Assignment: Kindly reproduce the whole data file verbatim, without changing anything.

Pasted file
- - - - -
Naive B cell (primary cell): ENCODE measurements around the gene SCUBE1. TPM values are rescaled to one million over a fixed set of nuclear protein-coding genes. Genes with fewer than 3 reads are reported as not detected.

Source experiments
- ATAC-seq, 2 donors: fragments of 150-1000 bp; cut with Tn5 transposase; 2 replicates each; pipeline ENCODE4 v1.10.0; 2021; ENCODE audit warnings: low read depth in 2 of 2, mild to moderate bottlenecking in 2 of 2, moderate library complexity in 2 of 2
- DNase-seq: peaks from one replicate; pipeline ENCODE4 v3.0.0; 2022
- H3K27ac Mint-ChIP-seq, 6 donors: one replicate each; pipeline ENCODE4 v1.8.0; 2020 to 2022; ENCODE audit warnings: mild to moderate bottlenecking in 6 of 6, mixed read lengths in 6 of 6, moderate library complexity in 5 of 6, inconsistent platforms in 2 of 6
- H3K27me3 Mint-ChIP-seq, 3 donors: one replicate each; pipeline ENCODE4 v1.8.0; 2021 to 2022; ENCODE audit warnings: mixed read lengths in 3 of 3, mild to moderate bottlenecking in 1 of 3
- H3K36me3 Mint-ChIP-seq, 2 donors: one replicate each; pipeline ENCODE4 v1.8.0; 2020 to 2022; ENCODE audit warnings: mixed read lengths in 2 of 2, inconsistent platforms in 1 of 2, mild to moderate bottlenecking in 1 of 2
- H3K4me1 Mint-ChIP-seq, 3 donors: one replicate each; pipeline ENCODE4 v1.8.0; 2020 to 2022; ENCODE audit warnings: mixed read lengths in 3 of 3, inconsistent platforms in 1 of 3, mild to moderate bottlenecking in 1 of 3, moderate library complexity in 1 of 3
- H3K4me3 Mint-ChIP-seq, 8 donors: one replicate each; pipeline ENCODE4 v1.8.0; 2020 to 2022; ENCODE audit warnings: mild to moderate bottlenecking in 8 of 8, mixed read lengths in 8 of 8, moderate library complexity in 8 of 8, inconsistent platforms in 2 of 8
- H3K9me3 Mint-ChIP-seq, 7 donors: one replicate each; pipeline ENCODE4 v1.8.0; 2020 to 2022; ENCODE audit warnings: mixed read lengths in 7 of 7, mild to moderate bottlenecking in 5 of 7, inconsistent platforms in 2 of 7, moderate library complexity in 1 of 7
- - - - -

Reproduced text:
Naive B cell (primary cell): ENCODE measurements around the gene SCUBE1. TPM values are rescaled to one million over a fixed set of nuclear protein-coding genes. Genes with fewer than 3 reads are reported as not detected.

Source experiments
- ATAC-seq, 2 donors: fragments of 150-1000 bp; cut with Tn5 transposase; 2 replicates each; pipeline ENCODE4 v1.10.0; 2021; ENCODE audit warnings: low read depth in 2 of 2, mild to moderate bottlenecking in 2 of 2, moderate library complexity in 2 of 2
- DNase-seq: peaks from one replicate; pipeline ENCODE4 v3.0.0; 2022
- H3K27ac Mint-ChIP-seq, 6 donors: one replicate each; pipeline ENCODE4 v1.8.0; 2020 to 2022; ENCODE audit warnings: mild to moderate bottlenecking in 6 of 6, mixed read lengths in 6 of 6, moderate library complexity in 5 of 6, inconsistent platforms in 2 of 6
- H3K27me3 Mint-ChIP-seq, 3 donors: one replicate each; pipeline ENCODE4 v1.8.0; 2021 to 2022; ENCODE audit warnings: mixed read lengths in 3 of 3, mild to moderate bottlenecking in 1 of 3
- H3K36me3 Mint-ChIP-seq, 2 donors: one replicate each; pipeline ENCODE4 v1.8.0; 2020 to 2022; ENCODE audit warnings: mixed read lengths in 2 of 2, inconsistent platforms in 1 of 2, mild to moderate bottlenecking in 1 of 2
- H3K4me1 Mint-ChIP-seq, 3 donors: one replicate each; pipeline ENCODE4 v1.8.0; 2020 to 2022; ENCODE audit warnings: mixed read lengths in 3 of 3, inconsistent platforms in 1 of 3, mild to moderate bottlenecking in 1 of 3, moderate library complexity in 1 of 3
- H3K4me3 Mint-ChIP-seq, 8 donors: one replicate each; pipeline ENCODE4 v1.8.0; 2020 to 2022; ENCODE audit warnings: mild to moderate bottlenecking in 8 of 8, mixed read lengths in 8 of 8, moderate library complexity in 8 of 8, inconsistent platforms in 2 of 8
- H3K9me3 Mint-ChIP-seq, 7 donors: one replicate each; pipeline ENCODE4 v1.8.0; 2020 to 2022; ENCODE audit warnings: mixed read lengths in 7 of 7, mild to moderate bottlenecking in 5 of 7, inconsistent platforms in 2 of 7, moderate library complexity in 1 of 7